Gensler Says SEC Can’t and Won’t Ban Cryptocurrency
- SEC Chairman Gary Gensler was questioned about the possibility of introducing a China-like cryptocurrency ban today.
- Gensler answered that this does not fall under the SEC’s duties, and that the U.S.’s approach is different from that of China.
- Representative Ted Budd initially put forward the question during a video conference that took place today.
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Gary Gensler, Chairman of the U.S. SEC, has stated that the regulator has no plans to ban cryptocurrency in the United States.
SEC Won’t Ban Crypto
Gensler stated that the U.S. Securities and Exchange Commission has no plans to ban cryptocurrency during a video conference with members of Congress that took place today.
His statements were made in response to Representative Member Ted Budd, who observed that China has been on a “war path” against cryptocurrency since 2013. Budd drew attention to the country’s ban on crypto transactions last month.
Specifically, Gensler stated the U.S.’s “approach is really quite different” from that of China. “It’s a matter of how we get [the cryptocurrency] field within the investor-consumer protection that we have,” Gensler said regarding the SEC’s own duties. He also noted that other departments are confronting issues around anti-money laundering, tax compliance, and financial stability issues.
On further questioning, he added that restricting cryptocurrency to make way for a government-backed digital currency “would be up to Congress.” He explained that the SEC is only able to work with the authority that it has been given.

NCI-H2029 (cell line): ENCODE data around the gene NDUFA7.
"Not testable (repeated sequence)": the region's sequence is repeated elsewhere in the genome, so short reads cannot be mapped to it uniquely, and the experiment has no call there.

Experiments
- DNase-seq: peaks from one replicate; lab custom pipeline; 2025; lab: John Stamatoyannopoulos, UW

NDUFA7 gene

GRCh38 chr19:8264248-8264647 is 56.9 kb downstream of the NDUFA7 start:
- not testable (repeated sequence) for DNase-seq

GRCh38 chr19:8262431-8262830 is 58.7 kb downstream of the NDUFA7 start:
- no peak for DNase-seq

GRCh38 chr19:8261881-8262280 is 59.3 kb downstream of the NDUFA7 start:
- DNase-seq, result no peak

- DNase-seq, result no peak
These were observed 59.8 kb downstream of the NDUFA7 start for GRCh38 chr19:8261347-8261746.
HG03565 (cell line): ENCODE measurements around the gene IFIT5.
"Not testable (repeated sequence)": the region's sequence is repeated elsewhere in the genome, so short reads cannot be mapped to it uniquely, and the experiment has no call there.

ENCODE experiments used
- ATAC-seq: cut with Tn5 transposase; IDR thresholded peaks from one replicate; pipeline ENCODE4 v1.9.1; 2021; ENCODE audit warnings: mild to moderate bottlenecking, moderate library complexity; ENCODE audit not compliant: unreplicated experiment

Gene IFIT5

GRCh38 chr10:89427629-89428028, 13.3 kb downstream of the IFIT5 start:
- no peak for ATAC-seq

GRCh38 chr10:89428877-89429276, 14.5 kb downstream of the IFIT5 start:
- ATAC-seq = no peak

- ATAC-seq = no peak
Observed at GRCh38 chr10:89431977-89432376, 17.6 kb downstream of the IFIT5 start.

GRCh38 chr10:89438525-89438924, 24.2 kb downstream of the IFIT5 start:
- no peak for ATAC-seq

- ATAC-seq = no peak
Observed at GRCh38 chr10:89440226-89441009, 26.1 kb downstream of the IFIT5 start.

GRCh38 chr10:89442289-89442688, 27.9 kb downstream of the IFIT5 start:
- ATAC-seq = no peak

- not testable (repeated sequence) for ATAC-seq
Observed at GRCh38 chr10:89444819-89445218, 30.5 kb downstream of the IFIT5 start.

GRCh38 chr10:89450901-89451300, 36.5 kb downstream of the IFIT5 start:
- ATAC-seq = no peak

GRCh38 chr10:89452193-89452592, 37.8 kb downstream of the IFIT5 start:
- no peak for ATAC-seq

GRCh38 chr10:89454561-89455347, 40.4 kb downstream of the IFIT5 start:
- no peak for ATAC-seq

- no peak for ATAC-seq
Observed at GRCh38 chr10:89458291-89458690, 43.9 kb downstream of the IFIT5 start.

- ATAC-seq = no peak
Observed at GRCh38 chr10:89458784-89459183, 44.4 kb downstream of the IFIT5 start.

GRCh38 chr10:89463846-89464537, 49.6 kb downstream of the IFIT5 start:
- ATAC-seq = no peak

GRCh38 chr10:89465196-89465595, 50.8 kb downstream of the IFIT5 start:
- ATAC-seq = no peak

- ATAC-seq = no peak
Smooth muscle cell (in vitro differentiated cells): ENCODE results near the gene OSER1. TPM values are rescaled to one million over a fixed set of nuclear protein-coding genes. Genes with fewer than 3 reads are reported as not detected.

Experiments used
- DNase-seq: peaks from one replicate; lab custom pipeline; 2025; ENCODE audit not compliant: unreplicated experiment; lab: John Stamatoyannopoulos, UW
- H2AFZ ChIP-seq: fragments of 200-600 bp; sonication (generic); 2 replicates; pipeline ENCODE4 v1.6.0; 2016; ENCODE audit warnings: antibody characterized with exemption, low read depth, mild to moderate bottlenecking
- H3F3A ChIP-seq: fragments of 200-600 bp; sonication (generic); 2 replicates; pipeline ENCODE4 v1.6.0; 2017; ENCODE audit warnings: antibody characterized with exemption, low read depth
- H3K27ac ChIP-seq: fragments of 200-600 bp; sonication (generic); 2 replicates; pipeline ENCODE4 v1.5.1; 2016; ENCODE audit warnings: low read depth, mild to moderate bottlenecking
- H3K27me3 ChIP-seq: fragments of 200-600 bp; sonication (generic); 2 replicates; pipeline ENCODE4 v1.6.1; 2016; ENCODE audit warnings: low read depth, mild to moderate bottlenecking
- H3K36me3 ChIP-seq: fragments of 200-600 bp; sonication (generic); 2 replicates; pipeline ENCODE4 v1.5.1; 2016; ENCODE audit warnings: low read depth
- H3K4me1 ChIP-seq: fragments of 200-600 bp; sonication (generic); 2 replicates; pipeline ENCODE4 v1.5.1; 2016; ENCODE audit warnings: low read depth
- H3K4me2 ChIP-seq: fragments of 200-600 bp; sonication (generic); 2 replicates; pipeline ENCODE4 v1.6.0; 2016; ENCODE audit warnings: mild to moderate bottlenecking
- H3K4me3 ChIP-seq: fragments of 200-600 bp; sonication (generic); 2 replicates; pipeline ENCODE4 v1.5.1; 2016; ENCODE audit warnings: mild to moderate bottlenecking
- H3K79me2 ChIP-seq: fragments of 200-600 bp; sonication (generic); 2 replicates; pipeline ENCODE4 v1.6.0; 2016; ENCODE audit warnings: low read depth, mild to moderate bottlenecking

The U.S. SEC has historically regulated cryptocurrencies that can be classified as securities, a category that includes most new tokens that are sold by companies as part of an ICO or other offering. The SEC views these assets as posing a risk to investors.
As such, the SEC has little interest in regulating long-established cryptocurrencies with no initial sale such as Bitcoin.
China’s Crypto Ban Sparks Discussions
China’s recent decision to impose a ban on cryptocurrency transactions and mining has lead to plenty of discussion about whether a similar policy could be implemented in the U.S.
On Sept. 30, U.S Federal Reserve Chairman Jerome Powell directly addressed the issue, stating that he has “no intention” of banning crypto, though stablecoins may be brought under regulations.
Cryptocurrency bans should be understood in light of the fact that most governments are only capable of banning businesses from working with cryptocurrency. Bitcoin’s distributed network allows peer-to-peer transactions regardless of government policy.
Disclaimer: At the time of writing this author held less than $75 of Bitcoin, Ethereum, and altcoins.
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